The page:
I've been developing database applications for more years than I care to admit. I'm about to share my best database secret with you.
If you go to Microsoft's database seminars, those all-day sales presentations about how to use Microsoft products to build databases, you won't hear a word about FoxPro. I can't say why Microsoft doesn't mention FoxPro, but go to one and see for yourself. No F-word.
That's my secret:
FoxPro was born to do data. It contains dozens of little database functions that you'd have to write for yourself in VB or VC++, so you end up writing half the code, or less, than you would in VB. It's fast--and you don't know what fast means until you've seen FoxPro in action. And its native tables, far from being a drawback, are the key to building single workstation and small LAN applications without using a SQL server that adds cost and administrative complexity to your application. It can handle hundreds of thousands of records with no perceptible slowdown in performance; and beginners can be up and running in a fraction of the time it takes to become a good VB database programmer. It's easier to learn, simpler to code, and runs faster: What's not to like?
FoxPro is object-oriented. When you open up the form designer in VB, you have a palette of components that you can drag and drop onto the screen. In Visual FoxPro, you can replace the top dozen components--textbox, command button, listbox, and so on--forth with your own classes in less than 60 seconds. Thereafter, changing a property or behavior of any one of your classes--which takes only a few seconds--automatically flows through every single form in your application. You can do something similar in other languages, but you absolutely can't do it so quickly and easily.
FoxPro is robust. As a consultant to software developers, I've written applications for my clients that have gone on to become well-established commercial products, competing with programs written in VB, C and other languages. My clients can add features or fix bugs in a fraction of the time their competitors require, because FoxPro is so easy to use. It's easy to stay ahead of the market when your competition has to work twice as hard to write code to accomplish things that are simple in FoxPro.
FoxPro is flexible. You can build ActiveX Documents or OLE servers for environments where running an application continuously isn't desirable or practical. If your ISP doesn't want to be responsible for keeping your program running on their Internet site, write it as an OLE server. You can build COM objects for 3-tier applications, using HTML as your front-end and FoxPro tables or MS-SQL at the back end, and use MTS to manage your connections. Or use ODBC to talk directly to your DBF tables. You have just as many choices with FoxPro as with any other language, plus a few more that are faster and easier.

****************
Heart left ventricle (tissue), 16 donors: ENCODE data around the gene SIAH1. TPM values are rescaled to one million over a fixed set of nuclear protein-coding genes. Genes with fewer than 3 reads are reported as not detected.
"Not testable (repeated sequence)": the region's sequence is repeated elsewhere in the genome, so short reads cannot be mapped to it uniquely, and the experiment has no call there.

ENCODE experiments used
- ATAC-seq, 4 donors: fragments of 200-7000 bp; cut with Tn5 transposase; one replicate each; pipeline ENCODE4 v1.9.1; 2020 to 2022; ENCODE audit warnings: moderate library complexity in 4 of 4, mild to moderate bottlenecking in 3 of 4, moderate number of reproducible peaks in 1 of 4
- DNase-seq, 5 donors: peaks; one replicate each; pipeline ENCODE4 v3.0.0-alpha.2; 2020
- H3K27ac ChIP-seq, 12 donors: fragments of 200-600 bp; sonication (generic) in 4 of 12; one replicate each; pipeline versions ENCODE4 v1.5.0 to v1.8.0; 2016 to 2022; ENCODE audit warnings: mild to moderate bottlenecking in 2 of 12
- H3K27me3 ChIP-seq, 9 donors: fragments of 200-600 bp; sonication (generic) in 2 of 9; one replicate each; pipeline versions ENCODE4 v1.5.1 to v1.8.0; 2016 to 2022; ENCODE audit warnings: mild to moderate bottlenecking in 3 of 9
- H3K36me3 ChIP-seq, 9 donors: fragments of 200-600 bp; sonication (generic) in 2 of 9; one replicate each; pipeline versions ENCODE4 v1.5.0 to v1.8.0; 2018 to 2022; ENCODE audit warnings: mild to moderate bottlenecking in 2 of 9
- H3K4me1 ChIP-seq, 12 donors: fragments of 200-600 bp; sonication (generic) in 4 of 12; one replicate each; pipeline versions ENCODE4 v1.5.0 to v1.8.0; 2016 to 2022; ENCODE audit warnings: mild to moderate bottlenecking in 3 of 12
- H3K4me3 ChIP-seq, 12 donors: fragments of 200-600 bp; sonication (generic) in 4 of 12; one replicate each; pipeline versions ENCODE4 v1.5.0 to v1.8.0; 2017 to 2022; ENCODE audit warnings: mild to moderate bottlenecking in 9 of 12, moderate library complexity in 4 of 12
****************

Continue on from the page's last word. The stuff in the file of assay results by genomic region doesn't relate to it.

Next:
FoxPro is an ideal front-end for MS SQL or Oracle. It connects seamlessly to either, with no programming. That wasn't a misprint: No programming. FoxPro parameterized remote views can be designed to subset your data without a single line of specialized code. You won't find a better language for SQL server applications. However, before you commit to a server product that's licensed by the seat and requires a database administrator, consider using local tables and FoxPro. Given its speed, 90% of database applications can probably be run with local tables on single workstations or small LANs, where the FoxPro DBF format is just right. Gosh, Microsoft would lose a lot of MS-SQL sales if that were widely known...
If you've already tried to build database applications in another language, you're in for a pleasant surprise. FoxPro development typically takes about half as long as it does in VB, and it's much easier to learn. I can't say why Microsoft doesn't include FoxPro in its database seminars. Perhaps it's a secret. Maybe it's hidden in this article, like an anagram. But you already own FoxPro, so give it a test drive. You'll be impressed.
About the Author
For over 20 years, Les Pinter has specialized in the development of LAN- and Web-enabled database applications and is the author of six books and hundreds of journal articles. Visit Les Pinter Database Development at http://www.lespinter.com/.
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This was first published in October 2000